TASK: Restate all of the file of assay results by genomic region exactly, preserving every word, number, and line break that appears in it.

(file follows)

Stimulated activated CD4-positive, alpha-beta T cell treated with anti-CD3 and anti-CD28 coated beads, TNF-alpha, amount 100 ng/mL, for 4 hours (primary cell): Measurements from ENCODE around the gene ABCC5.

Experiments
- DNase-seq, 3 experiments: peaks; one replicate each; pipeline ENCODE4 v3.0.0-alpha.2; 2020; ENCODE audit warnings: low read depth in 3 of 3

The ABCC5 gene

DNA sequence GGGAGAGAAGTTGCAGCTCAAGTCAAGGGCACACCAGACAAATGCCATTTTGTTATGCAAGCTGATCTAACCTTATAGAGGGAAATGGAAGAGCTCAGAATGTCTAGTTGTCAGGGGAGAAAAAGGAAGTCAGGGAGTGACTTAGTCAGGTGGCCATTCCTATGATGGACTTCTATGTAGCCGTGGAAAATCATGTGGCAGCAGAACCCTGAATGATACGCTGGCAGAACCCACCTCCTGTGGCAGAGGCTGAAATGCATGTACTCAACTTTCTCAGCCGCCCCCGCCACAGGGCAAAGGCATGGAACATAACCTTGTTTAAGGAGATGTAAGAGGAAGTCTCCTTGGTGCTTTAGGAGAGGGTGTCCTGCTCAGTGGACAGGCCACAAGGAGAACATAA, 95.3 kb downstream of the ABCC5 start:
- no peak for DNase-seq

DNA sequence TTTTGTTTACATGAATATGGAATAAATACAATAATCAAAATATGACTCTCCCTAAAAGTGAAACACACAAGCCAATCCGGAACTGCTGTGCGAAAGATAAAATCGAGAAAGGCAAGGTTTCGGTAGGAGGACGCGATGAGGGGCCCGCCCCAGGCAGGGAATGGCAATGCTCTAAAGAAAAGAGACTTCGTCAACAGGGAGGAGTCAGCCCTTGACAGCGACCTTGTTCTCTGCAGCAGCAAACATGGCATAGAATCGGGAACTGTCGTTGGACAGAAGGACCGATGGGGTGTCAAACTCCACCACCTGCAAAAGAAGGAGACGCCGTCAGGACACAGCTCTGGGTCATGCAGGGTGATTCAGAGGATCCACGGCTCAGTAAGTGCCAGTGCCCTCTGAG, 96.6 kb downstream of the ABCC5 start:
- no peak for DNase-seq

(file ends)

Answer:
Stimulated activated CD4-positive, alpha-beta T cell treated with anti-CD3 and anti-CD28 coated beads, TNF-alpha, amount 100 ng/mL, for 4 hours (primary cell): Measurements from ENCODE around the gene ABCC5.

Experiments
- DNase-seq, 3 experiments: peaks; one replicate each; pipeline ENCODE4 v3.0.0-alpha.2; 2020; ENCODE audit warnings: low read depth in 3 of 3

The ABCC5 gene

DNA sequence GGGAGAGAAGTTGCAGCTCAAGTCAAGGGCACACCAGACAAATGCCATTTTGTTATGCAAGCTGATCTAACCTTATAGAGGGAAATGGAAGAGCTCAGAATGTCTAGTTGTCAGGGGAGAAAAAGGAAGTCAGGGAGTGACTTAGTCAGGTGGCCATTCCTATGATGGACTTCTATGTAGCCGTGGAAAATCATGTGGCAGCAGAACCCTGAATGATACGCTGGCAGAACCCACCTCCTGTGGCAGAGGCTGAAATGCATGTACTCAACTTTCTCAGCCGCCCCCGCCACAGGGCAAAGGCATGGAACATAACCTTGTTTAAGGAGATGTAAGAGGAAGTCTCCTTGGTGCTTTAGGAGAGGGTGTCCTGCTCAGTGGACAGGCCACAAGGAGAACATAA, 95.3 kb downstream of the ABCC5 start:
- no peak for DNase-seq

DNA sequence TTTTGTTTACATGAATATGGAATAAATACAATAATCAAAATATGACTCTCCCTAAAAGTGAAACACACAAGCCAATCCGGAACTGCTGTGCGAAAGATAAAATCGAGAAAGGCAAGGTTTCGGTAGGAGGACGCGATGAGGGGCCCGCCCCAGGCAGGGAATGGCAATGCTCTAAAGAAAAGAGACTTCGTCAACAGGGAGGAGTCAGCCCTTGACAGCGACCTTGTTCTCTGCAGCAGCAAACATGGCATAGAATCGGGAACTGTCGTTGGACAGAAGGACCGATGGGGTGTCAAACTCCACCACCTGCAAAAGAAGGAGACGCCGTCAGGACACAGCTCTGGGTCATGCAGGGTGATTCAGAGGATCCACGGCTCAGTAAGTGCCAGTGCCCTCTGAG, 96.6 kb downstream of the ABCC5 start:
- no peak for DNase-seq